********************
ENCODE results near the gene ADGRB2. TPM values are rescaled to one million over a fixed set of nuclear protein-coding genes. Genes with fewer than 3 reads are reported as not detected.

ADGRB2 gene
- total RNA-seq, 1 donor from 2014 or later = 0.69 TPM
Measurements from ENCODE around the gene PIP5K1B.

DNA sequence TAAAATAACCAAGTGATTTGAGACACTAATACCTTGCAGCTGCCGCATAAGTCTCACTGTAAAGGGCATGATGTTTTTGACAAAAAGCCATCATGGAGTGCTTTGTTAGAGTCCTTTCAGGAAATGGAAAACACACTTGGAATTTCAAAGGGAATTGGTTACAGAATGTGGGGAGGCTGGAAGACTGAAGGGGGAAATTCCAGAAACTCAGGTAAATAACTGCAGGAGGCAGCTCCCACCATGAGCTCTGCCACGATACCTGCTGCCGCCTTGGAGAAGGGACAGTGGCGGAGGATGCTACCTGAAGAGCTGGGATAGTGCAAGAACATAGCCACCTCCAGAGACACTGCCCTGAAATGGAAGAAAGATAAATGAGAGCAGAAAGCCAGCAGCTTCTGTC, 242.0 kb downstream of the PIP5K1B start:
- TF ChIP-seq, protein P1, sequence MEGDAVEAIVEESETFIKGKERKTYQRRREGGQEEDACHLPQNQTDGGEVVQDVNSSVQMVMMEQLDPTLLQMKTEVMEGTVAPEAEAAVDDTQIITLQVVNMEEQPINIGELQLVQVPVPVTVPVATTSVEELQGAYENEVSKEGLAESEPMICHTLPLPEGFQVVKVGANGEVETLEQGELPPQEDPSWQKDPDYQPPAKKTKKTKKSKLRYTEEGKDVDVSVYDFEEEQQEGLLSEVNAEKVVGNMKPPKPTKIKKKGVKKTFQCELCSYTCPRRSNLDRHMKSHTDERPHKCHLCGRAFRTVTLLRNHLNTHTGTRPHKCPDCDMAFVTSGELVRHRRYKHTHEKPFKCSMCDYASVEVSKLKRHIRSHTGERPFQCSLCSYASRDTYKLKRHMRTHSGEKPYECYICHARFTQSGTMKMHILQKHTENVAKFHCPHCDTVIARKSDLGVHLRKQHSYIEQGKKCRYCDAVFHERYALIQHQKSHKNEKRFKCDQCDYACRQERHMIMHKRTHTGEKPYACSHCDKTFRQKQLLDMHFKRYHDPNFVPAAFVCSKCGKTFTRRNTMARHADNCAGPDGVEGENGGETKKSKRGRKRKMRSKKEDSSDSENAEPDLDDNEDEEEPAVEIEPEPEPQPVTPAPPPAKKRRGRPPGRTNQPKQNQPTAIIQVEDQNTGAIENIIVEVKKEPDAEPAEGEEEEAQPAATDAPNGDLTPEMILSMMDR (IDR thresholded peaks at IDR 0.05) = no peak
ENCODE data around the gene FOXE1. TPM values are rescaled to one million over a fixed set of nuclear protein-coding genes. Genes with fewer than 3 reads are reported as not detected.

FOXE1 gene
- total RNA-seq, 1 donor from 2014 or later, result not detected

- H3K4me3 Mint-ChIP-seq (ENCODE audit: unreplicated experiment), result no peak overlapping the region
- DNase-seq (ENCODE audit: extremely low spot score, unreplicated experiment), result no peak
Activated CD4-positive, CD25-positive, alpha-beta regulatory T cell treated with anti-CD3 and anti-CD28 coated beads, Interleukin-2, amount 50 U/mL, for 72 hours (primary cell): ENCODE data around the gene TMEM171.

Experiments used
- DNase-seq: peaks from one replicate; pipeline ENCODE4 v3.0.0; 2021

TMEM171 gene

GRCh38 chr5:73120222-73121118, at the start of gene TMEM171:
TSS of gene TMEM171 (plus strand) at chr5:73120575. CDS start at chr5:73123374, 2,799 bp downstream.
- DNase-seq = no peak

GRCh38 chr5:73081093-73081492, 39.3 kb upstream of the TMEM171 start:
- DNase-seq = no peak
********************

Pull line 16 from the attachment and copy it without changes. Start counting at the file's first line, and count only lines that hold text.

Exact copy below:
GRCh38 chr5:73120222-73121118, at the start of gene TMEM171: